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The taxi driver who was a soldier

The taxi driver is really, really happy.

The radio is on.

Infected Mushroom.

He’s bopping along.

“What’s today?” He asks me. “Sunday? Monday?”


“Great. Sunday. — OK so I still have to wait two days for my weed. Not too bad.


“Do you smoke, kapara?”

“Not really.”

“Ah too bad. It’s great for parties, you know?”

We ride together, and he tells me about the desert, about dancing all night at parties, about this girl he loves with bright blue hair and tattoos all up and down her arms.

He’s wearing a yarmulke, and there’s a sticker on the dashboard with the Rebbe.

I check the news — it’s my day off and sometimes I don’t check as often when I don’t have to.

My stomach drops when I read the headline:

1 Israeli killed, 2 critically injured in a terror attack at Ariel Junction.

“Oh my god.”

“What kapara?”

“There was a terror attack at Ariel junction?” I tell him.


“This morning. Someone’s dead and two are fighting for their lives.”

“This is why I don’t listen to the news.”

He sighs.

“I don’t smoke weed because it’s fun,” he says. “I mean, it’s fun. OK, it’s a lot of fun. But I smoke because I have to, I swear. I even have a doctor’s note. After what I went through in Gaza, I have to smoke. I have to.”

“I’m so sorry.”

“And then I hear the news and I can’t function, I get so thin because I won’t eat, you wouldn’t believe it. I mean, I look good, but I feel like shit, you know? I just stay in my house and turn off all the lights and I don’t watch TV and I just check the windows. Over and over and no one can get near me. The only thing that helps is smoking, you know.”

“That sounds so awful and I’m so sorry.”

“Fucking mess,” he says in English. “You know when I was a kid before Gaza became what it is, my dad used to take me there for shopping and for hummus and we would go to the beach. He would carry me on his shoulders, and then he would put me down and sometimes I played with the Arab kids while he smoked cigarettes.”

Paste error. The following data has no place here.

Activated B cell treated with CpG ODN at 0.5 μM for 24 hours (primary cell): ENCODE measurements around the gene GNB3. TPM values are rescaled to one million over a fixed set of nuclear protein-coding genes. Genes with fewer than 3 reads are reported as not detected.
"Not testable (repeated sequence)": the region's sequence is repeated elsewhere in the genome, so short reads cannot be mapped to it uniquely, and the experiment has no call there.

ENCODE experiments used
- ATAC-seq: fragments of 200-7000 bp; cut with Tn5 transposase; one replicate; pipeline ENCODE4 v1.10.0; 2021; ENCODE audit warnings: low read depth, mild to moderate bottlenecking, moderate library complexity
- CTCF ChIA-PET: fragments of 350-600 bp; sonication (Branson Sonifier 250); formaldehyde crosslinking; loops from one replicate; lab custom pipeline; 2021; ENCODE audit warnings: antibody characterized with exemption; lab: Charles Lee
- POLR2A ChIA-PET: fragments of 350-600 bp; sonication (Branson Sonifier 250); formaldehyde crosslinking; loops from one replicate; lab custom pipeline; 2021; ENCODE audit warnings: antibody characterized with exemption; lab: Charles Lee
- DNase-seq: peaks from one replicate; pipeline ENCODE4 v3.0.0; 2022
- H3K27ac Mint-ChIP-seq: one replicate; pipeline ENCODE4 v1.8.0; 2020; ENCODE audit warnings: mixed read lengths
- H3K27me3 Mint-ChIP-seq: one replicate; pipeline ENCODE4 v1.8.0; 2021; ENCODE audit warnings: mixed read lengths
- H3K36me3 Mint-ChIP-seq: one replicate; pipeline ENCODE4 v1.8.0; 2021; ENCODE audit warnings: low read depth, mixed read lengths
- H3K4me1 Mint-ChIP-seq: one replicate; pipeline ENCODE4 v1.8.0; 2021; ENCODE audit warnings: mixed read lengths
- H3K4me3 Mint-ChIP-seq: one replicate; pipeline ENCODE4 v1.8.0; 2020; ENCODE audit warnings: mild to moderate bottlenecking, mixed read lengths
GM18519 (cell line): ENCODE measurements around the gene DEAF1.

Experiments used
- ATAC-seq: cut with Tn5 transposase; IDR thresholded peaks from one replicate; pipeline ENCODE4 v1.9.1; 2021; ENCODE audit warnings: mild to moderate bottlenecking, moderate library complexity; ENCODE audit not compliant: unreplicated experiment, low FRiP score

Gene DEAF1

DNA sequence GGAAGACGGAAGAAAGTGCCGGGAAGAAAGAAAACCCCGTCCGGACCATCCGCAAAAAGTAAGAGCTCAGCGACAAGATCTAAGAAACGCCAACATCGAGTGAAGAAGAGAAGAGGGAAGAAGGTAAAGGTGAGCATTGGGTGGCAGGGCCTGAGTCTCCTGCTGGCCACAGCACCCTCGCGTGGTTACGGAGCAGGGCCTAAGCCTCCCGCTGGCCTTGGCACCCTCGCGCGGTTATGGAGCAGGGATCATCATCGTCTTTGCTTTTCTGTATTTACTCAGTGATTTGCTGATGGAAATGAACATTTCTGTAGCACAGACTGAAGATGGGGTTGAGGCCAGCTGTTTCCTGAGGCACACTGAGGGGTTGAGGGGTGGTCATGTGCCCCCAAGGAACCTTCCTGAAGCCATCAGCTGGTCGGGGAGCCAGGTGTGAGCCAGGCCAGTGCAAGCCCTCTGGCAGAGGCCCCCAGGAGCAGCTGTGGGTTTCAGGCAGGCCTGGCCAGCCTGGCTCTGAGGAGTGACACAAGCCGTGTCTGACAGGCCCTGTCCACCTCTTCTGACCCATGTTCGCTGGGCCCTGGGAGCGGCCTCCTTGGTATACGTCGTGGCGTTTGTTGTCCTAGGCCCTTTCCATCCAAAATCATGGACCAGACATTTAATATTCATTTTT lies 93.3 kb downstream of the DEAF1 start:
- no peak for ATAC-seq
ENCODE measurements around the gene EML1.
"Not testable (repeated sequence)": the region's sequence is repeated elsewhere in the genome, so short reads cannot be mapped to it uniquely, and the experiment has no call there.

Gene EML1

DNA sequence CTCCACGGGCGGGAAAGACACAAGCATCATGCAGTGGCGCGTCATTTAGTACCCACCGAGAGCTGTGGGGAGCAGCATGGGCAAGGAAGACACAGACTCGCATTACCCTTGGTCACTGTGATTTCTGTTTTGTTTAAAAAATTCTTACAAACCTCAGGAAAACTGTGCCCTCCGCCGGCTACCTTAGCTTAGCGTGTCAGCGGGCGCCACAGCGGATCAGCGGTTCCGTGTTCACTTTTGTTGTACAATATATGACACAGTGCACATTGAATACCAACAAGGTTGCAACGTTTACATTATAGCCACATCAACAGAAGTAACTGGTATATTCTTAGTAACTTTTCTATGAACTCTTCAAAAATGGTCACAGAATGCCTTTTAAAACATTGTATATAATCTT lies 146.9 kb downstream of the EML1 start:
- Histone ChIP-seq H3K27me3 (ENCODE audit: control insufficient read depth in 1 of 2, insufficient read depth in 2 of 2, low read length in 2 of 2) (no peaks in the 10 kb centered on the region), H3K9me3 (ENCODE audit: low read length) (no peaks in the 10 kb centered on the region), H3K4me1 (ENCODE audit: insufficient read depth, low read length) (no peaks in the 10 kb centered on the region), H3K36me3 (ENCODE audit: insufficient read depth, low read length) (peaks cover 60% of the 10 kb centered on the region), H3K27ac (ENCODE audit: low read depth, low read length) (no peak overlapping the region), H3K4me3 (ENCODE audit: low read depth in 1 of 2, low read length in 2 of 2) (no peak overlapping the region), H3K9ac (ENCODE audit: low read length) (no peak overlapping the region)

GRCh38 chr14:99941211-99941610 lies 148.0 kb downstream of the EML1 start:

“It was different, wasn’t it?”

“Yeah, it was. Fucking mess now,” he says again in English. “And then when I was a soldier, I was a commando on the beach and we had to shoot and I remembered that I used to be there playing, and maybe I shot one of the kids I played with .”

He lights a cigarette.

“Fucking mess. Now, I smoke weed and I put on tefillin and I pray just to get by.

I can’t listen to the news. It’s too much.”

“I understand.”

“But this is my country and I need to know what’s happening to my country.

He fiddles with the dial and switches to the radio.

About the Author
Sarah Tuttle-Singer, Times of Israel's New Media editor, lives in Israel with her two kids in a village next to rolling fields. Sarah likes taking pictures, climbing roofs, and talking to strangers. She is the author of the book Jerusalem Drawn and Quartered. Sarah is a work in progress.
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